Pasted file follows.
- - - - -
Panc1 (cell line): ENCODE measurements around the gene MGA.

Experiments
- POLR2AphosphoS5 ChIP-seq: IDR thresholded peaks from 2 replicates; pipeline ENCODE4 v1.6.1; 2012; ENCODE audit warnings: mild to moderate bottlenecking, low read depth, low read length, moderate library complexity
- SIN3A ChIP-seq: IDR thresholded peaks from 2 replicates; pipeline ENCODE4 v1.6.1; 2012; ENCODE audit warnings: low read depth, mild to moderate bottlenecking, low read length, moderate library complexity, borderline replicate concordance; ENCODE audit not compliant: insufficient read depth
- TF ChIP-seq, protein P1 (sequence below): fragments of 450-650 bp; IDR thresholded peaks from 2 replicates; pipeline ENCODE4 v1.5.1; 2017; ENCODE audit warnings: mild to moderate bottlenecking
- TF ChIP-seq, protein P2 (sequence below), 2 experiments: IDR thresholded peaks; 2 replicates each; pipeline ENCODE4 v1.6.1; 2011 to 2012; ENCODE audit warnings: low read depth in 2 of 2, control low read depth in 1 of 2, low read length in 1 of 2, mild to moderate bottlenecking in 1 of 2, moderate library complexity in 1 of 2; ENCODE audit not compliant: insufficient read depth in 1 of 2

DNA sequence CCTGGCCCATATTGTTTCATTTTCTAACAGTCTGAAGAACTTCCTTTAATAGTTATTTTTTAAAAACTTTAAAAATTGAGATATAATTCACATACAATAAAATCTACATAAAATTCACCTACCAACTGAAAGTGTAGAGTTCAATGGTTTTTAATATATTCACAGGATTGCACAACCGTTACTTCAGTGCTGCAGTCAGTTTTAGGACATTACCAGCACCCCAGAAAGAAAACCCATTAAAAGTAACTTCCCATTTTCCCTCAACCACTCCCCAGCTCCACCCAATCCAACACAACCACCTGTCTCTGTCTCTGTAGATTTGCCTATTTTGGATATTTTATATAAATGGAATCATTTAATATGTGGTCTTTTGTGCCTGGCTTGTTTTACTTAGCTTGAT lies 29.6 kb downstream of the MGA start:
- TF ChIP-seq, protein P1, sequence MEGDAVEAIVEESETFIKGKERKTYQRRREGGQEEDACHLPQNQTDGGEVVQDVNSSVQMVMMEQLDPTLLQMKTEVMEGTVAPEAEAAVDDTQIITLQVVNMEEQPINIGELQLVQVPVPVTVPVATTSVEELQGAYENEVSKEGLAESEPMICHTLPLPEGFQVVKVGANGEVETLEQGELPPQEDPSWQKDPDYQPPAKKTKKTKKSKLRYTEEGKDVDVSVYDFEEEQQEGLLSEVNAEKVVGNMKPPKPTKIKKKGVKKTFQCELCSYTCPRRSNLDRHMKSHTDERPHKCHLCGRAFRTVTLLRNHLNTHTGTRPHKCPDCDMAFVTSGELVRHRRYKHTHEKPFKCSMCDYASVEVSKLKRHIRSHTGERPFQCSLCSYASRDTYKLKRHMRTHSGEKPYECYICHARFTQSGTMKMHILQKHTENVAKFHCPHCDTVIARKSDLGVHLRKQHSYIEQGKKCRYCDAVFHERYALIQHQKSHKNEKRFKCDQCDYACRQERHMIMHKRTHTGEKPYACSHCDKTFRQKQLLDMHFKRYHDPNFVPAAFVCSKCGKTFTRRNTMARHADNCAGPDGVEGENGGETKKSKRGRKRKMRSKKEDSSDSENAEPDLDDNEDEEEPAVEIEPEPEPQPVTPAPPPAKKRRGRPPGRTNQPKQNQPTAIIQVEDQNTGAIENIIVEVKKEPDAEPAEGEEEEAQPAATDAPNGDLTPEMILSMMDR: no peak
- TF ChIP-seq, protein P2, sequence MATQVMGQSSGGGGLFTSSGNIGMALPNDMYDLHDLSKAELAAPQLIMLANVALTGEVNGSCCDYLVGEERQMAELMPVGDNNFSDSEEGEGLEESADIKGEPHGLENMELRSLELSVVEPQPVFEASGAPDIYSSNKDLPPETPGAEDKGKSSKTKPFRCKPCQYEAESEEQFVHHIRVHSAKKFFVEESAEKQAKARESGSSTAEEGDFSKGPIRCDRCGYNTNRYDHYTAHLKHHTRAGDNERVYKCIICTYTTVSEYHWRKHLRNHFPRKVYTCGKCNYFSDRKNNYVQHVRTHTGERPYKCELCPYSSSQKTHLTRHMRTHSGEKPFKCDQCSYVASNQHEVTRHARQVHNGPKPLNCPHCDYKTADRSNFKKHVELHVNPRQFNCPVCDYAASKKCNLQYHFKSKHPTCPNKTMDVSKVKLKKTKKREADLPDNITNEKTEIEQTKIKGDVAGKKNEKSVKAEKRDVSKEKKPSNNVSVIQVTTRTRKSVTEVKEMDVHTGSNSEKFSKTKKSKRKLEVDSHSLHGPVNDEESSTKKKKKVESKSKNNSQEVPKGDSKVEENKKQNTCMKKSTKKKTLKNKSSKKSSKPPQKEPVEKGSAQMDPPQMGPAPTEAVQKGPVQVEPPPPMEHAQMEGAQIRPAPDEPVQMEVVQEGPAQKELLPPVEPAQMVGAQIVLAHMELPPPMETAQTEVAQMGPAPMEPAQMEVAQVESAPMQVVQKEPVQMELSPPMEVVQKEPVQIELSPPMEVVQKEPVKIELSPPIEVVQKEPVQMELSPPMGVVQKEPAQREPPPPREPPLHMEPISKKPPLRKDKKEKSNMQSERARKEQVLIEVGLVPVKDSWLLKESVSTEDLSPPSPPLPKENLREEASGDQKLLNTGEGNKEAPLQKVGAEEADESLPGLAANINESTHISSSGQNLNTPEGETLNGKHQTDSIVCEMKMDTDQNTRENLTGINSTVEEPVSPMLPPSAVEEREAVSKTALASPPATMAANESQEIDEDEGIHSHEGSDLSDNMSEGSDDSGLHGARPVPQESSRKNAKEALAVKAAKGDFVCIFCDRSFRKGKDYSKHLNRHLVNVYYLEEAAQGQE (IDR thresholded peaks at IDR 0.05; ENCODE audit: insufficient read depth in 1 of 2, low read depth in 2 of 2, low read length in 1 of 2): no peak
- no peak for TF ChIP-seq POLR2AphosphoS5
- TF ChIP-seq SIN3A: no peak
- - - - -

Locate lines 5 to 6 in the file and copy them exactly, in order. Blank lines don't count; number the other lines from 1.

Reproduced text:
- TF ChIP-seq, protein P1 (sequence below): fragments of 450-650 bp; IDR thresholded peaks from 2 replicates; pipeline ENCODE4 v1.5.1; 2017; ENCODE audit warnings: mild to moderate bottlenecking
- TF ChIP-seq, protein P2 (sequence below), 2 experiments: IDR thresholded peaks; 2 replicates each; pipeline ENCODE4 v1.6.1; 2011 to 2012; ENCODE audit warnings: low read depth in 2 of 2, control low read depth in 1 of 2, low read length in 1 of 2, mild to moderate bottlenecking in 1 of 2, moderate library complexity in 1 of 2; ENCODE audit not compliant: insufficient read depth in 1 of 2